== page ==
How to Use Brand Positioning to Build Brand Impact in an Overcrowded Market

Mondelēz International is a globally recognized snack manufacturer responsible for over 50 brands. However, according to its fact sheet released in 2015, 13 of its ‘power brands’ in 2014 were responsible for 60 percent of revenue which suggests that those 13 high performers have stronger brand positioning than the rest of the portfolio. In fact those 13 brands alone grew twice as fast as the company overall. [1]

 

 

Those statistics indicate how core brands can be crucial to a company’s overall success. However, the brands must be well positioned to attract the desired customer response.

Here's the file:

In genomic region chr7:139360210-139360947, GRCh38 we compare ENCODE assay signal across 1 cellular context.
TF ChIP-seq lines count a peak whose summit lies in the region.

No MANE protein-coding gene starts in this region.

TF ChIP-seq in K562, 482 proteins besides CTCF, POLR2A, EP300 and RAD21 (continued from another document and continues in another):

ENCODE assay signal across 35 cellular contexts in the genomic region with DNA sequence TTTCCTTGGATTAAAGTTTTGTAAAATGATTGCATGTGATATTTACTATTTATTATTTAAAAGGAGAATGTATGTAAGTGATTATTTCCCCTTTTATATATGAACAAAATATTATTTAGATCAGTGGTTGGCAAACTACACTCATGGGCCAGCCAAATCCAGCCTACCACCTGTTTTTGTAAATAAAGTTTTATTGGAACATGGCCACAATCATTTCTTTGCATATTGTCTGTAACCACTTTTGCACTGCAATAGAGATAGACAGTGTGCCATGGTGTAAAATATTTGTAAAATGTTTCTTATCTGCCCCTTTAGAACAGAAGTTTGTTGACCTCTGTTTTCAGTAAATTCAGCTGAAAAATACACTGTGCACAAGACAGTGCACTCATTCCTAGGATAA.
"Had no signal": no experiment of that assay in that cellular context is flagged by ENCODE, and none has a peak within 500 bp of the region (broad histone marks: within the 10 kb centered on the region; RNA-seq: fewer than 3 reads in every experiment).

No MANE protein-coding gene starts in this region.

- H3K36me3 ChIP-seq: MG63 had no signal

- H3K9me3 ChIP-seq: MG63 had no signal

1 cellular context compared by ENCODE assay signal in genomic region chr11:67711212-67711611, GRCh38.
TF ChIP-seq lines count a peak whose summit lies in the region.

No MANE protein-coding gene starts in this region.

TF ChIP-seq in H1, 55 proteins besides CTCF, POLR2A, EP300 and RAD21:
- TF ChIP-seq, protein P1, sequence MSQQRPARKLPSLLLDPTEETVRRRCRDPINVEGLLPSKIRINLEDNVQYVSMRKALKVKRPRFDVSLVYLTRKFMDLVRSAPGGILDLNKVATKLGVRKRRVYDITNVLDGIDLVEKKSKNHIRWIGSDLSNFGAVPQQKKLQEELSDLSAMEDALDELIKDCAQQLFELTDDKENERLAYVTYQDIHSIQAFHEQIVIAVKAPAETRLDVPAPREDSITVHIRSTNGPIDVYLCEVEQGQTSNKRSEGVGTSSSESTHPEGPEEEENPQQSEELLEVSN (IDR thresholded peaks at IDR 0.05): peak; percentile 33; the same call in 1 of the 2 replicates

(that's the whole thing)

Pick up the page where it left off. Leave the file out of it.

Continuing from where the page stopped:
Here, we’ll look at how to position your brand appropriately for success — even if the market is overcrowded. If you want to make your brand highly visible, different, distinctive, memorable and loveable take a look at the Personality Profile Performer™ Programme. It’s a step-by-step process empowering you to build your brand. Brand positioning is a key part of the brand building process — as you’ll see in the case studies listed below.

 

What is Brand Positioning?

Brand positioning is focused on the perceptions of your audience, which means that it’s about what you do in the minds of your audience, and not what you do to the product or service itself. Brand positioning is about how you clearly differentiate your brand in the mind of your customer because this perceived favourable differentiation is what drives them to choose your brand instead of your competitors.